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Four Years Later: A Novel

Four Years Later: A Novel

Written by Monica Murphy

Narrated by Nick Podehl and Arielle DeLisle


Four Years Later: A Novel

Written by Monica Murphy

Narrated by Nick Podehl and Arielle DeLisle

ratings:
4/5 (10 ratings)
Length:
8 hours
Released:
Mar 4, 2014
ISBN:
9781480558946
Format:
Audiobook

Description

Bestselling author Monica Murphy winds up her sensational series with this sexy story of two college kids with nothing in common but a bunch of baggage and a burning attraction.

Over. That about sums up everything in my life. Suspended from my college football team and forced to cut back my hours at The District bar because of my crappy grades, I can't keep turning to my sister, Fable, and her pro football-playing husband, Drew, to bail me out. I just can't seem to find my own way. Weed and sex are irresistible temptations-and it's messed up that I secretly hand over money to our junkie mom. A tutor is the last thing I want right now-until I get a look at her.

Chelsea is not my type at all. She's smart and totally shy. I'm pretty sure she's even a virgin. But when she gives me the once-over with those piercing blue eyes, I'm really over. But in a different way. I won't deny her ass is killer, but it's her brain and the way she seems to crave love-like no one's ever given her any-that make me want her more than any girl I've ever met. But what would someone as seemingly together as her ever see in a screwed-up guy like me?

Released:
Mar 4, 2014
ISBN:
9781480558946
Format:
Audiobook

About the author

New York Times and USA Today bestselling author Monica Murphy is a native Californian who lives in the foothills below Yosemite. A wife and mother of three, she writes new adult and contemporary romance. She also writes as USA Today bestselling author Karen Erickson.


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What people think about Four Years Later

4.1
10 ratings / 7 Reviews
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Reader reviews

  • (4/5)
    I loved Drew and Fable and their story in One Week Girlfriend and Second Chance Boyfriend (plus their novella). I completely fell in love with them. The bits and pieces we got about Owen, Fable's little brother, in their books drew me in to wanting to read his story. I'm so glad Owen got his own story! This can be read as a standalone. You get references to Owen's relationships with Fable and Drew from the previous books, but Drew and Fable's love story is not really spoiled, so newcomers to this series can still go back and read their books (which I loved).Four Years Later is set when Owen is in college. Owen's life and upbringing have been far from easy or ideal. Fable did her best to help raise Owen, but their manipulative addict of a mother did a number on him, and despite new stability with Drew as a male role model in his life, his sister's unconditional love, and the opportunities of college and football, Owen is still drowning in the aftereffects of the mind games he's been dealt as well as the repercussions of his poor recent choices. He is lost and confused and losing hope quickly. But I loved Owen. There was something honest and innocent in his voice despite the lack of innocence in his life. He had to grow up too quickly, never being given the opportunity to ease into life. I hurt for the guy. I loved that we got to see him step back, taking on a new relationship and looking at his current life as well as his future differently, allowing him to mature and grow into himself. Yet he still remained Owen, just improved. Then there's Chelsea, who has her own bucket of family drama to deal with. I could relate to Chelsea's shy side, her awkwardness, her insecurities. She was smart and felt out of place often. But I loved that she didn't force herself to be someone she wasn't, even if that lessened her social opportunities. She was a great contrast to Owen, but they also had a lot in common. Watching their relationship develop was very sweet, yet contained just enough drama to keep things interesting. These two had their work cut out for them in the trust and family department, but I appreciated the care that was taken to look at their circumstances in an honest fashion. Owen and Chelsea were really great; their chemistry, their conversations, their trepidations, their belief in the other, their patience and exploration of each other, and the way they were finally able to trust each other. I was rooting for these two hearts who had been dealt a lousy hand, that they would find the jackpot with each other. Owen and Chelsea's story was just what I needed to finish off this series. I loved getting to know them and was taken on a beautiful journey once again. I'm also so happy to have gotten glimpses into Drew and Fable's life, and baby Autumn. I will miss these characters and their stories.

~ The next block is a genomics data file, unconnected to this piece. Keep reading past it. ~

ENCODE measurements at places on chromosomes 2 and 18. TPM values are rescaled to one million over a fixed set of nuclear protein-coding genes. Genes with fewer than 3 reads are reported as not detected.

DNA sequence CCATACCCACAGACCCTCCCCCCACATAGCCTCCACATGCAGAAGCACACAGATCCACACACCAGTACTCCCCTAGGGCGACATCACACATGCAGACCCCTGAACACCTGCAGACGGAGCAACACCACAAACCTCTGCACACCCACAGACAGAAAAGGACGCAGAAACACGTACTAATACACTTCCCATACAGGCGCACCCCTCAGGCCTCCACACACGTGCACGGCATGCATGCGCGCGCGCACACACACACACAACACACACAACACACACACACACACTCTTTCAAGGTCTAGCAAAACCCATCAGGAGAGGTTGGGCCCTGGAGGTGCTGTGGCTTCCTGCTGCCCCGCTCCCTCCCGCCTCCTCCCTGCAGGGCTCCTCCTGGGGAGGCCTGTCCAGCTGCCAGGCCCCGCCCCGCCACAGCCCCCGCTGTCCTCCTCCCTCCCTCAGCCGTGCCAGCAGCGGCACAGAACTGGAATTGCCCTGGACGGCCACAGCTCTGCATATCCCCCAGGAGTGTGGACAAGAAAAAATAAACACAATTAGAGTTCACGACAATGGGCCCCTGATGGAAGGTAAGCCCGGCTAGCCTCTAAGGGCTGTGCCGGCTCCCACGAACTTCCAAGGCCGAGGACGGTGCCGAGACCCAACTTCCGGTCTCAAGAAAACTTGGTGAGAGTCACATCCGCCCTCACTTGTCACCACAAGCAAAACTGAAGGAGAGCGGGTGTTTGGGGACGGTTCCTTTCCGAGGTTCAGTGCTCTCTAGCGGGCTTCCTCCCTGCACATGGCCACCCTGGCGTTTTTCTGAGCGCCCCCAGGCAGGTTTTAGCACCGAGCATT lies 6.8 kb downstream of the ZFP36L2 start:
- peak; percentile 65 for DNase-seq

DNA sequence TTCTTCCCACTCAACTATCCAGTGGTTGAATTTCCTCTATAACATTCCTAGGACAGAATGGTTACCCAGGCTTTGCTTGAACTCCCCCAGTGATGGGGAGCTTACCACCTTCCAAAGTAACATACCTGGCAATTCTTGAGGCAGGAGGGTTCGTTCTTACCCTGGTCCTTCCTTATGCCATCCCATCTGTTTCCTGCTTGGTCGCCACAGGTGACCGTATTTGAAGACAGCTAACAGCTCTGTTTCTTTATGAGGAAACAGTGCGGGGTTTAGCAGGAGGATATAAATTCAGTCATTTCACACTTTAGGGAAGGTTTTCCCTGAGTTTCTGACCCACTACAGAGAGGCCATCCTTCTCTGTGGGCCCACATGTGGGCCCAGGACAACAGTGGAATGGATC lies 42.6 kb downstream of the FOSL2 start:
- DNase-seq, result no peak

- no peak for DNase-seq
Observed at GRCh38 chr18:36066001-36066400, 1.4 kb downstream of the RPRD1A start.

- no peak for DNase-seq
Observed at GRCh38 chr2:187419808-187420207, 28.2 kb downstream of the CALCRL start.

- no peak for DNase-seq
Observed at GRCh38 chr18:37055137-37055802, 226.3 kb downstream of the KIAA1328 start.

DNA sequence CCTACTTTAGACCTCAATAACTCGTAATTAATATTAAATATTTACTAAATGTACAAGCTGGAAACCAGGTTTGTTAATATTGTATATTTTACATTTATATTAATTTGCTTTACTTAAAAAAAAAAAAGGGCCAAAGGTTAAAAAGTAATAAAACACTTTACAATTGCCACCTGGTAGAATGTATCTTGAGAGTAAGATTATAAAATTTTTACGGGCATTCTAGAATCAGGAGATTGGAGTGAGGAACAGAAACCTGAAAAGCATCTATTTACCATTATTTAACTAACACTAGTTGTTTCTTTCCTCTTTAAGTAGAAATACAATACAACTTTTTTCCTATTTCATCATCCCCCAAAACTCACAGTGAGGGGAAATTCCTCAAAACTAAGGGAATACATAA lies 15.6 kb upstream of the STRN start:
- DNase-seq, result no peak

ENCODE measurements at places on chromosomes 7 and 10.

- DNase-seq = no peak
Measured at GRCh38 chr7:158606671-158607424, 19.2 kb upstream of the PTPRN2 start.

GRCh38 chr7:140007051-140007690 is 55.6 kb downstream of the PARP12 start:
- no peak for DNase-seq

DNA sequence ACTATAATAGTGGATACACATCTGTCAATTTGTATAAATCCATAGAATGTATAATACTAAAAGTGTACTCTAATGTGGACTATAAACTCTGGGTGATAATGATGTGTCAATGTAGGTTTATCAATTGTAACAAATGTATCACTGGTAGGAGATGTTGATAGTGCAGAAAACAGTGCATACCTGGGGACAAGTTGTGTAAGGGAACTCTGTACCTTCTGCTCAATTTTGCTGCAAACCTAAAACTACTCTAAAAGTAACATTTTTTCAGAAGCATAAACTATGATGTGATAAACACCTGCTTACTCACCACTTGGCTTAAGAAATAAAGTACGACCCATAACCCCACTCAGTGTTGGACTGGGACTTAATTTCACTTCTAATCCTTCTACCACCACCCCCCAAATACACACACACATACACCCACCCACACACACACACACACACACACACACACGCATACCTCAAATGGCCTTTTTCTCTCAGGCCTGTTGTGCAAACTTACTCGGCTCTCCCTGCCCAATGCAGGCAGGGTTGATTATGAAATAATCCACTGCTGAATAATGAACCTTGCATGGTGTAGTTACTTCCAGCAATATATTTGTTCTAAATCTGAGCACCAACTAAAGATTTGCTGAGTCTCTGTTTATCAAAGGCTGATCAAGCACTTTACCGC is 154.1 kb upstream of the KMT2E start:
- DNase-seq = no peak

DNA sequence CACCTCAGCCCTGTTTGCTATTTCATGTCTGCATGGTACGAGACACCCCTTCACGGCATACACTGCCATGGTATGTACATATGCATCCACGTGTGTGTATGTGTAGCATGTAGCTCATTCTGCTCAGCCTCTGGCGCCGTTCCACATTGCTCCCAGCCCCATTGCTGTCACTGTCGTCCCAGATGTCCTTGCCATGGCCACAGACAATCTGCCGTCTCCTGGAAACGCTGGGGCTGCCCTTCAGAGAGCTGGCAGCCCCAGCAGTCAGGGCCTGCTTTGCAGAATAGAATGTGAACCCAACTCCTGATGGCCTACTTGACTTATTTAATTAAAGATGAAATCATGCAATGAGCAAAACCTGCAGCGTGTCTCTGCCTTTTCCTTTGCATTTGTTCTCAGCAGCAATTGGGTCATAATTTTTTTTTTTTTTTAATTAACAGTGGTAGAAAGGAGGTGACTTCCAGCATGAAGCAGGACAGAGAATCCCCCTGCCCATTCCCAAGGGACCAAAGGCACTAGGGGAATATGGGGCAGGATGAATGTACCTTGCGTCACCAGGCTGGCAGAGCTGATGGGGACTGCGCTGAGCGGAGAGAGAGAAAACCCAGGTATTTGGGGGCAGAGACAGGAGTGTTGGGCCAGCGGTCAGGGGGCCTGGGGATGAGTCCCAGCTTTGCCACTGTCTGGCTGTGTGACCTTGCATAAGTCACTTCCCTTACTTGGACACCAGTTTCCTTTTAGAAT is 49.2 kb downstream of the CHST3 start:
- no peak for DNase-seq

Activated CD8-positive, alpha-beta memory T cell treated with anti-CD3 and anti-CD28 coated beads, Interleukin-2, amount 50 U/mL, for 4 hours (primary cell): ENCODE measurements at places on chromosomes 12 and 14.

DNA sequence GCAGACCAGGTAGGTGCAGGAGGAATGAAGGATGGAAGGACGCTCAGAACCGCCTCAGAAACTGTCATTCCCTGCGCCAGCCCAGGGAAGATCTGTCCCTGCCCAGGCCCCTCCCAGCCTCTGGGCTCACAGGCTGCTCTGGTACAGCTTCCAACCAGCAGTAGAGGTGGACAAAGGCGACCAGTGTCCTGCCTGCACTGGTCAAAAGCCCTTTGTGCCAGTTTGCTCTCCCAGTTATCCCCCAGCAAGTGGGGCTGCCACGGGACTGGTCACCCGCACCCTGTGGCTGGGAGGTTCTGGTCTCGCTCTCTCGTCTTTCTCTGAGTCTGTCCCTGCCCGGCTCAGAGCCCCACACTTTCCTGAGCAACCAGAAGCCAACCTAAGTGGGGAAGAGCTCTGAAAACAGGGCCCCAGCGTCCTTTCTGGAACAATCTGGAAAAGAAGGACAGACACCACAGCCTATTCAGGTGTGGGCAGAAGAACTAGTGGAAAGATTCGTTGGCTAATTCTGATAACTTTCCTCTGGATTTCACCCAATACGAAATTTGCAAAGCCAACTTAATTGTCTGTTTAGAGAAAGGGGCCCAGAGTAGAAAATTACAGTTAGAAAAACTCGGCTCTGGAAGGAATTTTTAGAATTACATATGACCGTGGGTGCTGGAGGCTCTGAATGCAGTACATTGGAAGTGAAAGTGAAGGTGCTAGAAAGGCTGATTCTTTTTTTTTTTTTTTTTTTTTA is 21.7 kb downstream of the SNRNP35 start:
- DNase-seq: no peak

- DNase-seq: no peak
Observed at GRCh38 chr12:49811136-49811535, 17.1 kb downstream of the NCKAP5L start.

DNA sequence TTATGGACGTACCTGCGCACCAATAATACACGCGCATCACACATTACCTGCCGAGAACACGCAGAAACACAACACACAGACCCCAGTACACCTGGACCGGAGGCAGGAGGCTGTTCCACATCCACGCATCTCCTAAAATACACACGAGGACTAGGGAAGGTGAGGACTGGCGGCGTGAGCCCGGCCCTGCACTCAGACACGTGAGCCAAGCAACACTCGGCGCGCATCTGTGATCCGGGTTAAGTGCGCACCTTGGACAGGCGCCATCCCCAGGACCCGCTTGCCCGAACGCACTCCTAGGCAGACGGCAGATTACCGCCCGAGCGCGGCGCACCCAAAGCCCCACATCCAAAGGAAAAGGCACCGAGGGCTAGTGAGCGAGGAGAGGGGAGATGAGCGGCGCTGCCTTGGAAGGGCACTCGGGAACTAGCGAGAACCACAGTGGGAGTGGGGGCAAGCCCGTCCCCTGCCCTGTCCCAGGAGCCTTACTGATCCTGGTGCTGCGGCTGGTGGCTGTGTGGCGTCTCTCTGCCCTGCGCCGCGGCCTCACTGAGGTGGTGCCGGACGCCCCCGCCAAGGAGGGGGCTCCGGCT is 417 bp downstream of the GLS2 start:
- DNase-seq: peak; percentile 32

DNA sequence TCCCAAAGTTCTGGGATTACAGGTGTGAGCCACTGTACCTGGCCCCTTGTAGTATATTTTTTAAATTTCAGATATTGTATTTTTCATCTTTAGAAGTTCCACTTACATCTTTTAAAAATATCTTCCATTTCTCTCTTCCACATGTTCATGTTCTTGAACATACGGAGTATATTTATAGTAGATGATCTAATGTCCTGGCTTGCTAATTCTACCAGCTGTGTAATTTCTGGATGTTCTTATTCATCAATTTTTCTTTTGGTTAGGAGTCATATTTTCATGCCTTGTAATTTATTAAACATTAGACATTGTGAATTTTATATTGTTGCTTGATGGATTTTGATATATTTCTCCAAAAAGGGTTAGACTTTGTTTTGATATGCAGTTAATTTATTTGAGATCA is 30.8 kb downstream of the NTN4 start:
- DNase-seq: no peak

• (3/5)
    I haven't read the previous books in this series, I recv'd the book through the early reviewer group. I never read anything by Monica Murphy and I was pleasantly surprised. I'm glad I won the book, I don't think I would of picked it up on my own.The story of Owen and Chelsea was very sweet and they each had so much that they were dealing with. I really felt bad for them both and glad they had each other to get through their problems. Chelsea is super smart and I love when a main character (mainly the girl) isn't some dumb female. I liked reading from Owen's and Chelsea's POV, you get to understand things a little better that way.. I probably would have enjoyed this book a little more if I started the series from the beginning, but by itself, it was a cute, fun read.
  • (4/5)
    This was a continuation in a series that author Monica Murphy started a few years ago. I did enjoy the story line involving Owen and his new girlfriend Chelsea, though she did bug me a little with her constant insecurities - though I guess that was a major part of the plot also. If you like Murphy's book, you will enjoy this one. IF you have not read anything of hers, I would start at the beginning of the series. This books would not be good as a stand alone.